All individuals involved in a proposed sale transaction have a personal stake in full federal, state and local legal compliance because of expanding doctrines of personal liability and successorship liability, notwithstanding transaction documents that purport to disclaim assumption of seller’s liabilities.
A law has been passed in France to encourage French employee buy-outs of small and medium-sized companies (SMEs). In companies with fewer than 250 employees, an owner will be required to inform French employees of an intent to sell the business or a majority share of the business no later than two months before the sale. Failure to comply with this new obligation may result in the sale being nullified.
In connection with a merger or acquisition, an acquiring company may end up assuming sponsorship of a tax-qualified retirement plan that covers employees of the acquired company. This article provides a brief summary of some key issues that a company should focus on to ensure that the numerous administrative and fiduciary requirements involved in maintaining a qualified retirement plan will continue to be met on an ongoing basis if the plan will continue to be maintained following the acquisition.
On October 2, 2014, the Supreme Court of the United States granted the plaintiffs’ petition for a writ of certiorari in Tibble v. Edison International to answer “Whether a claim that [Employee Retirement Income Security Act] ERISA plan fiduciaries breached their fiduciary obligation by offering higher-cost retail-class mutual funds to plan participants, even though identical lower-cost institutional-class mutual funds were available, is barred by 29 U.S.C. § 1113(1) when fiduciaries initially chose the higher-cost mutual funds as plan investments more than six years before the claim was filed.” The underlying claim asserts that the investment committee of the Edison 401(k) Savings Plan (the Plan), a defined contribution plan sponsored by Edison International, breached its fiduciary duty, although the issue presented to the Supreme Court focuses on the statute of limitations applicable to that claim.
The Plan’s investment committee selected a variety of funds for the investment of Plan assets. The funds selected by the investment committee were retail-class funds, which charged higher fees than the comparable institutional-class funds available in the retail market. Plan participants sued, alleging that lower-cost mutual funds were available and should have been selected for the Plan’s investment portfolio. The district court dismissed the case and the U.S. Court for the Ninth Circuit affirmed the dismissal on the basis that the funds were selected more than six years earlier and were therefore barred by ERISA statute of limitations.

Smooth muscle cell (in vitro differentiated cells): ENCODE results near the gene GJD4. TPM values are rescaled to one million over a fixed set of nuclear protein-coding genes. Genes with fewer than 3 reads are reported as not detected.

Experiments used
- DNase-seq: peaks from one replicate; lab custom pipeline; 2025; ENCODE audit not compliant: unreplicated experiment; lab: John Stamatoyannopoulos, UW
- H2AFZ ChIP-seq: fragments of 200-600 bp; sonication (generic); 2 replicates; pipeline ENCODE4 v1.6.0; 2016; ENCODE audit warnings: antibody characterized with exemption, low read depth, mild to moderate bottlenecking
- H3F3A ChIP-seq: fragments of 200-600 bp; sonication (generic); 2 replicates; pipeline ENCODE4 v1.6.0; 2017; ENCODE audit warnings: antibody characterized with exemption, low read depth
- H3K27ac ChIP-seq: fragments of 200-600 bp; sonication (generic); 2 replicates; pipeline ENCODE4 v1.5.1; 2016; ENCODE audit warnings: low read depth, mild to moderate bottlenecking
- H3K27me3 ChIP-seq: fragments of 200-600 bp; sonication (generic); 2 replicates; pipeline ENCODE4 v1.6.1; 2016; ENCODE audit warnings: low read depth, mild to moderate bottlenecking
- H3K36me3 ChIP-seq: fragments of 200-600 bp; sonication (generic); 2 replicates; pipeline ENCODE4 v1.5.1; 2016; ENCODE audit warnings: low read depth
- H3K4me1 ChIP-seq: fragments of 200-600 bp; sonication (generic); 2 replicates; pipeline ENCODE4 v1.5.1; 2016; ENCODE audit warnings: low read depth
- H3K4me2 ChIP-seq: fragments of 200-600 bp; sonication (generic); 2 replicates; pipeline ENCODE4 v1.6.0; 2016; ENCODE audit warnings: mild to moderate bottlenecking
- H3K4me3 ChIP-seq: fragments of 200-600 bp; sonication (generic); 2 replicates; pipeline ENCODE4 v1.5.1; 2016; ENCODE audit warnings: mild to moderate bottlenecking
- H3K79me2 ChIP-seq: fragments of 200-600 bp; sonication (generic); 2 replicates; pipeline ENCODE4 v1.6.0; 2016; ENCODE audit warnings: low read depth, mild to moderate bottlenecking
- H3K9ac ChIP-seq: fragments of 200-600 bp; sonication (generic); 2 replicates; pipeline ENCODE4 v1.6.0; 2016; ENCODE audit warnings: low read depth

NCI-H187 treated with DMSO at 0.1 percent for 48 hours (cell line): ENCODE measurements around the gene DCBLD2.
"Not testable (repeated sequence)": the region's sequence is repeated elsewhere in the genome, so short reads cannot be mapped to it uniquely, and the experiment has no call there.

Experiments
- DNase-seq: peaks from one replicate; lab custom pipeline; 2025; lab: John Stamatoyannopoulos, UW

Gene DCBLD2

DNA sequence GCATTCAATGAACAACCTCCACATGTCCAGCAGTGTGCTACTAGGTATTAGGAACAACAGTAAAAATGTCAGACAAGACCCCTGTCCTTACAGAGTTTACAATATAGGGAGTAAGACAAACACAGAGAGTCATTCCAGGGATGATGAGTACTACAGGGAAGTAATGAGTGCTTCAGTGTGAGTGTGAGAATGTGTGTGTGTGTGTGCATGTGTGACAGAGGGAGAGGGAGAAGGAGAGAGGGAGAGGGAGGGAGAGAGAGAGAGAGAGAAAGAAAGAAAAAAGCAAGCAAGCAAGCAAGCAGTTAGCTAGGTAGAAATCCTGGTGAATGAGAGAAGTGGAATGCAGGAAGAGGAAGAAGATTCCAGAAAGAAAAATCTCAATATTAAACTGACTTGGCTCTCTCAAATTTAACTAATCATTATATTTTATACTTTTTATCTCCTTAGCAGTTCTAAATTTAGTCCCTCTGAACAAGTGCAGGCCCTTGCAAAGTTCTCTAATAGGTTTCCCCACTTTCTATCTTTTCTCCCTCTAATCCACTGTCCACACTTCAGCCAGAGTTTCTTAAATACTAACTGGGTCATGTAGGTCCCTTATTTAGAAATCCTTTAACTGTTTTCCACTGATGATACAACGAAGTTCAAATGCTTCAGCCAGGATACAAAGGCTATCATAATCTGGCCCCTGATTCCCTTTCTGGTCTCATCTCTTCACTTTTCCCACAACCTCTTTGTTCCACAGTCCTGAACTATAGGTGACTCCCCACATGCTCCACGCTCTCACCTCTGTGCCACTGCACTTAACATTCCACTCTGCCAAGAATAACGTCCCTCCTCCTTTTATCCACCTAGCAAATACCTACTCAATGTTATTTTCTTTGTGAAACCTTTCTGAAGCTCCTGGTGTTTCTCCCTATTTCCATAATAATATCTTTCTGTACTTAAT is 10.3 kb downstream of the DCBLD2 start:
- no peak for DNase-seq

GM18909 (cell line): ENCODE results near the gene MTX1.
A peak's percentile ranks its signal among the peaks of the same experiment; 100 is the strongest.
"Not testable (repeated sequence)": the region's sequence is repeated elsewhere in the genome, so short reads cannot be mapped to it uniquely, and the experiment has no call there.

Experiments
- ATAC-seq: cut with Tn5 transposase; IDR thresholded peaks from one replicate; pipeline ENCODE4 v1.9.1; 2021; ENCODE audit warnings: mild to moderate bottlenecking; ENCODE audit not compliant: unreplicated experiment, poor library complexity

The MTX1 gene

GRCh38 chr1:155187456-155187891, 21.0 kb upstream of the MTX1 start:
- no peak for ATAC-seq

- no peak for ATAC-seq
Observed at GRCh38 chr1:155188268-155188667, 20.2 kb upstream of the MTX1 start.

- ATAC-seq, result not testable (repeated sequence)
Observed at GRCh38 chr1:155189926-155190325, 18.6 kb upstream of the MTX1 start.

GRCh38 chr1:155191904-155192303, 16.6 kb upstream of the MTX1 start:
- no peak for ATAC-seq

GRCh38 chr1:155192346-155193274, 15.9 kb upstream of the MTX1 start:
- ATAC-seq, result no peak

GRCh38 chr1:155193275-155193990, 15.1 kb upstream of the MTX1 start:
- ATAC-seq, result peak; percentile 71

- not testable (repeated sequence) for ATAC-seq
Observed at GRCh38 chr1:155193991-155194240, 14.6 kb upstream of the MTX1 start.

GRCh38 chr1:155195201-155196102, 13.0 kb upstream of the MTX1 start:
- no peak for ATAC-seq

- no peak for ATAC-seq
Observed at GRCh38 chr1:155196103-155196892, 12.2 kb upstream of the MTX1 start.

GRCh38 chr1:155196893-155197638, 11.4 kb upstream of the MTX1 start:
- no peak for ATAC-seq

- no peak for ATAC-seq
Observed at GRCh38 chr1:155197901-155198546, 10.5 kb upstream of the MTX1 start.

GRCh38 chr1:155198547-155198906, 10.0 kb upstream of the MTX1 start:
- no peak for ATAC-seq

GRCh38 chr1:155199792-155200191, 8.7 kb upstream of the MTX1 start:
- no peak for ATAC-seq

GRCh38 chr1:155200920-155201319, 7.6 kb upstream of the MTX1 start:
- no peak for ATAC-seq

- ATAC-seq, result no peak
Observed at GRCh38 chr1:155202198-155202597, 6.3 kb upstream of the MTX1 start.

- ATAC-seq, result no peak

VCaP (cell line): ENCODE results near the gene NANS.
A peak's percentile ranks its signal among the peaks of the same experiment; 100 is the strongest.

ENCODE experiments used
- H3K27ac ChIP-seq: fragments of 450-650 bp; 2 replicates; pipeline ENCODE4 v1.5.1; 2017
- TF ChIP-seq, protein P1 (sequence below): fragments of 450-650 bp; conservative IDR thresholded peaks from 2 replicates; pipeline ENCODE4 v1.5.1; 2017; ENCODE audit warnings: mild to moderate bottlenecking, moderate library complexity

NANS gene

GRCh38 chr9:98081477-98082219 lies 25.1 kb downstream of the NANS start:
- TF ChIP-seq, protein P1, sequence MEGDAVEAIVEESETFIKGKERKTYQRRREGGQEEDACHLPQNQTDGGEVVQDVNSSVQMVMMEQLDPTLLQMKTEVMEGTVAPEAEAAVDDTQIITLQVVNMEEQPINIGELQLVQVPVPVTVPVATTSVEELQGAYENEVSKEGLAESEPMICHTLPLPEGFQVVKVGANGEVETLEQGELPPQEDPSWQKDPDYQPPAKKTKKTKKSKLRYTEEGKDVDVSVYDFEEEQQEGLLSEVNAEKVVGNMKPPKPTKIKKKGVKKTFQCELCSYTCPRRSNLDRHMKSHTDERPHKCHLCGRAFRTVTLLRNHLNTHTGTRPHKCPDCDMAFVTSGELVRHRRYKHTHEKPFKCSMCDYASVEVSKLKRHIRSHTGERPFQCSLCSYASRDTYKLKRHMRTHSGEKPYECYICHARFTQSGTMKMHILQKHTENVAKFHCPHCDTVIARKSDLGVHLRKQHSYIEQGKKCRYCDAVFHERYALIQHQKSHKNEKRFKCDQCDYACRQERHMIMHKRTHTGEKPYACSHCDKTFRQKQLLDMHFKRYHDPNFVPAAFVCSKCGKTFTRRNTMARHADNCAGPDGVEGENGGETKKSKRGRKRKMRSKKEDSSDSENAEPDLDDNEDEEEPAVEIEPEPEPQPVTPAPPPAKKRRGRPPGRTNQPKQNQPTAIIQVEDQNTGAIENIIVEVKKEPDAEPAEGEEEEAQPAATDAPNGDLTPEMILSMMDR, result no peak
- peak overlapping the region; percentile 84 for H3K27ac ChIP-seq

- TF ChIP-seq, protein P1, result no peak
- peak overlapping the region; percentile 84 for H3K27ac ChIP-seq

ERISA provides a six-year period within which a participant or beneficiary may sue based on allegations of a breach of ERISA fiduciary duties. In general, the ERISA statute of limitation period begins to run on the date of the last act that constitutes a fiduciary breach owed to the beneficiaries. The U.S. District Court for the Central District of California dismissed several claims in the plaintiffs’ lawsuit, concluding that these claims were statutorily barred because the plaintiffs’ filed them after expiration of the six-year statute of limitations period. In addition, the district court ruled that it must defer to the investment committee’s selection of the higher-cost mutual fund by application of the deferential Firestone standard previously set by the Supreme Court.
In its petition for certiorari, the plaintiffs asked that the Supreme Court determine whether ERISA’s six-year limitations period begins on the date that the investment committee initially selected the higher-cost mutual fund options for the Plan’s investment portfolio or whether the on-going offering of such funds constituted a “continuing” fiduciary breach, thereby extending the period. The Supreme Court elected not to address whether the Firestone deference applies to fiduciary breach actions with respect to whether a fiduciary failed to follow plan terms in the selection of investment options.